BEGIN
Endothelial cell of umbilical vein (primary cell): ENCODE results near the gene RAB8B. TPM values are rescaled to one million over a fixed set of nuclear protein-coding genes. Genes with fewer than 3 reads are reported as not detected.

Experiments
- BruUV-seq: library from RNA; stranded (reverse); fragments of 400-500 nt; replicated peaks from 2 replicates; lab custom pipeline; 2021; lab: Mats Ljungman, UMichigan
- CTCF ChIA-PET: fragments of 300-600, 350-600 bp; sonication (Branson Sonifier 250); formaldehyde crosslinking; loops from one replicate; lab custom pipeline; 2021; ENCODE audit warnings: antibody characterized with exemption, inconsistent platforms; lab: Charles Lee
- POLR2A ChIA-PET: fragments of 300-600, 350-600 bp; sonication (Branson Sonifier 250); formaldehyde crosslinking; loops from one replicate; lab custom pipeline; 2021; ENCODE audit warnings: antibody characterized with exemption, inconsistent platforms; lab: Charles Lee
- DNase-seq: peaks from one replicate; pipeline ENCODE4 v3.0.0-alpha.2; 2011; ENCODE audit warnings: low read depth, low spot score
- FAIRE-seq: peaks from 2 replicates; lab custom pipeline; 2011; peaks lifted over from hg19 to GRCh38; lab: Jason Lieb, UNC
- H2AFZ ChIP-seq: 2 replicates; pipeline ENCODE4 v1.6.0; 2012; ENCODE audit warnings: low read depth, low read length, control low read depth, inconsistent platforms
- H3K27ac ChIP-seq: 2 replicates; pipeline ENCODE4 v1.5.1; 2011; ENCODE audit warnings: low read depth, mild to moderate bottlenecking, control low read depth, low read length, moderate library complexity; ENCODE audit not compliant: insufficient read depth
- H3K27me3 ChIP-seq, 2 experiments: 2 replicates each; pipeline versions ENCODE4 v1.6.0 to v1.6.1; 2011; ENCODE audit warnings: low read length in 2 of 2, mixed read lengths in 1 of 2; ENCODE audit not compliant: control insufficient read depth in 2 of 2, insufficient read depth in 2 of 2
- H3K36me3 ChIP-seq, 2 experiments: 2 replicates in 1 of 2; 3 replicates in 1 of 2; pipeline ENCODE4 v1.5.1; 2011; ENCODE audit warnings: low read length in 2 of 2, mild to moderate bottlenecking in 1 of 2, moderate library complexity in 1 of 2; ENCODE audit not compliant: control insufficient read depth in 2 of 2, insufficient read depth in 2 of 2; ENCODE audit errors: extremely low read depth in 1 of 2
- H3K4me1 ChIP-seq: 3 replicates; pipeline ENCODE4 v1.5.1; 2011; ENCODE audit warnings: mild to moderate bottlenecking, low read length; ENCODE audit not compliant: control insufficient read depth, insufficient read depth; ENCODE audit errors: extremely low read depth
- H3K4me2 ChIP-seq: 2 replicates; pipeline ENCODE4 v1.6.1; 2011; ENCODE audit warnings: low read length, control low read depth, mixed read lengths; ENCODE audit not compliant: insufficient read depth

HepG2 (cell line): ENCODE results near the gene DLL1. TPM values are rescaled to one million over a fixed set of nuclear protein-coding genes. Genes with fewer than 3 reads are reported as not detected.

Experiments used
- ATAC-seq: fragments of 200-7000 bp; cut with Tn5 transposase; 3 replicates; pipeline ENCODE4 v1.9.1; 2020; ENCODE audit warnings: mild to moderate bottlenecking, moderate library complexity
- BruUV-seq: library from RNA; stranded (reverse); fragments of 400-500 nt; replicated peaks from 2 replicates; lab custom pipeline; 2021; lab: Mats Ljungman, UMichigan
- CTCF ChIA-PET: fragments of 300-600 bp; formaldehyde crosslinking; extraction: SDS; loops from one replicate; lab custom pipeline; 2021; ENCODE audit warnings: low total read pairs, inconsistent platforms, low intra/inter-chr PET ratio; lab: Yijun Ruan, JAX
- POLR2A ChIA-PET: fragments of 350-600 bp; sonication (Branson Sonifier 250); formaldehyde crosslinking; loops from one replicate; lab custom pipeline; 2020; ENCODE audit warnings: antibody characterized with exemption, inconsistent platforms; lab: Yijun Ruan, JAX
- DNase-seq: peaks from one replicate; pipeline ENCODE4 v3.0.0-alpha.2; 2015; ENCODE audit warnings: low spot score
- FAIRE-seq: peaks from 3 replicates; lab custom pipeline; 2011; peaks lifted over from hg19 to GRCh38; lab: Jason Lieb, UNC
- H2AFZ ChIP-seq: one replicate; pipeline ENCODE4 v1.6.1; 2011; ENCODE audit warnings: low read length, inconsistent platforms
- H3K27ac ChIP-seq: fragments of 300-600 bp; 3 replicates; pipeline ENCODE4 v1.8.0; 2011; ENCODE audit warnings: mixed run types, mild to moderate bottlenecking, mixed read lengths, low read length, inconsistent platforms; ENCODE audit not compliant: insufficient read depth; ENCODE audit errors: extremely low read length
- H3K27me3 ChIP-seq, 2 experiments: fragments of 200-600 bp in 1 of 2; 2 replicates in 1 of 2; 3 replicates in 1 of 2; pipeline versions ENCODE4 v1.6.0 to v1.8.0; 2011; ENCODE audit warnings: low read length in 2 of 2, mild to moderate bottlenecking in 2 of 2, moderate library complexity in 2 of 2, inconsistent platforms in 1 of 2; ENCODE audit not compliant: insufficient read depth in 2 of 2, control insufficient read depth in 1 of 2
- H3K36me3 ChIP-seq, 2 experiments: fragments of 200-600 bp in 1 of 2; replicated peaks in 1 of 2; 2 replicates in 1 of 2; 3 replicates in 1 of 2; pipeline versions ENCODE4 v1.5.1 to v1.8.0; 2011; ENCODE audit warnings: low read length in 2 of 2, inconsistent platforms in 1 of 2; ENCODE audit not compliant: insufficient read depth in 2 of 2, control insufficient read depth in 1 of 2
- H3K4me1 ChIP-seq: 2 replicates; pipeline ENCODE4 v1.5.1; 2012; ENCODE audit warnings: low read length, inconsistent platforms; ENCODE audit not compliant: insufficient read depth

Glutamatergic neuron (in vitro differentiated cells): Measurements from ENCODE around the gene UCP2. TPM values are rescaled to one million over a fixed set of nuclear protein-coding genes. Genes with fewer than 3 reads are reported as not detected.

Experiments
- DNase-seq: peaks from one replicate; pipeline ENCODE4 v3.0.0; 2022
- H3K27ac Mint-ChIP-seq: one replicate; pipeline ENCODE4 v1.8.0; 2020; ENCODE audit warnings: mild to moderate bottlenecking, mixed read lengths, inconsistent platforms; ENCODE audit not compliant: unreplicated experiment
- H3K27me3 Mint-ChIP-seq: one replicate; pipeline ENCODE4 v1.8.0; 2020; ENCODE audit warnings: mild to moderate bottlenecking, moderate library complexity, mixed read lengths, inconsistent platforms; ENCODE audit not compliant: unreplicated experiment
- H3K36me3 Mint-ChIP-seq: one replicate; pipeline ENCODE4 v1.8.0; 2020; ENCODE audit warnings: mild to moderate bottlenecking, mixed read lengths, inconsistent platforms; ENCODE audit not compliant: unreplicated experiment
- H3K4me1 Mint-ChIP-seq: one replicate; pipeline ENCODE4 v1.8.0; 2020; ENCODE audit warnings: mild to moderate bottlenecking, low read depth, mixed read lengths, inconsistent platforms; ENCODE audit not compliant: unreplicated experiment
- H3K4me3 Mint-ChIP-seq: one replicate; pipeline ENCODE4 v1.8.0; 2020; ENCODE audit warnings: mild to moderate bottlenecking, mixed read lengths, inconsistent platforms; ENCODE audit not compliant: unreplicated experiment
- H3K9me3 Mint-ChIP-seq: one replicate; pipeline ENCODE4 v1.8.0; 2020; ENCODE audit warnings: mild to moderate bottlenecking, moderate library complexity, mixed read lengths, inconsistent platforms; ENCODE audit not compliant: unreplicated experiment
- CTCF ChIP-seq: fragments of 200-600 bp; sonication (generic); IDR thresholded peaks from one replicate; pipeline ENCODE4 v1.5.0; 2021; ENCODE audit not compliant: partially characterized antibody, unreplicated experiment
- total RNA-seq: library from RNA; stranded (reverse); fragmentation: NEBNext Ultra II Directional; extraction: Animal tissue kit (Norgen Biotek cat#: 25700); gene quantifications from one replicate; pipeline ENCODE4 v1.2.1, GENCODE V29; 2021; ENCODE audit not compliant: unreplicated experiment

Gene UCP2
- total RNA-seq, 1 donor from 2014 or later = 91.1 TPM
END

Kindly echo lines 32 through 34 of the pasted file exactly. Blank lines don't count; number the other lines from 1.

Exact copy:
- H3K36me3 Mint-ChIP-seq: one replicate; pipeline ENCODE4 v1.8.0; 2020; ENCODE audit warnings: mild to moderate bottlenecking, mixed read lengths, inconsistent platforms; ENCODE audit not compliant: unreplicated experiment
- H3K4me1 Mint-ChIP-seq: one replicate; pipeline ENCODE4 v1.8.0; 2020; ENCODE audit warnings: mild to moderate bottlenecking, low read depth, mixed read lengths, inconsistent platforms; ENCODE audit not compliant: unreplicated experiment
- H3K4me3 Mint-ChIP-seq: one replicate; pipeline ENCODE4 v1.8.0; 2020; ENCODE audit warnings: mild to moderate bottlenecking, mixed read lengths, inconsistent platforms; ENCODE audit not compliant: unreplicated experiment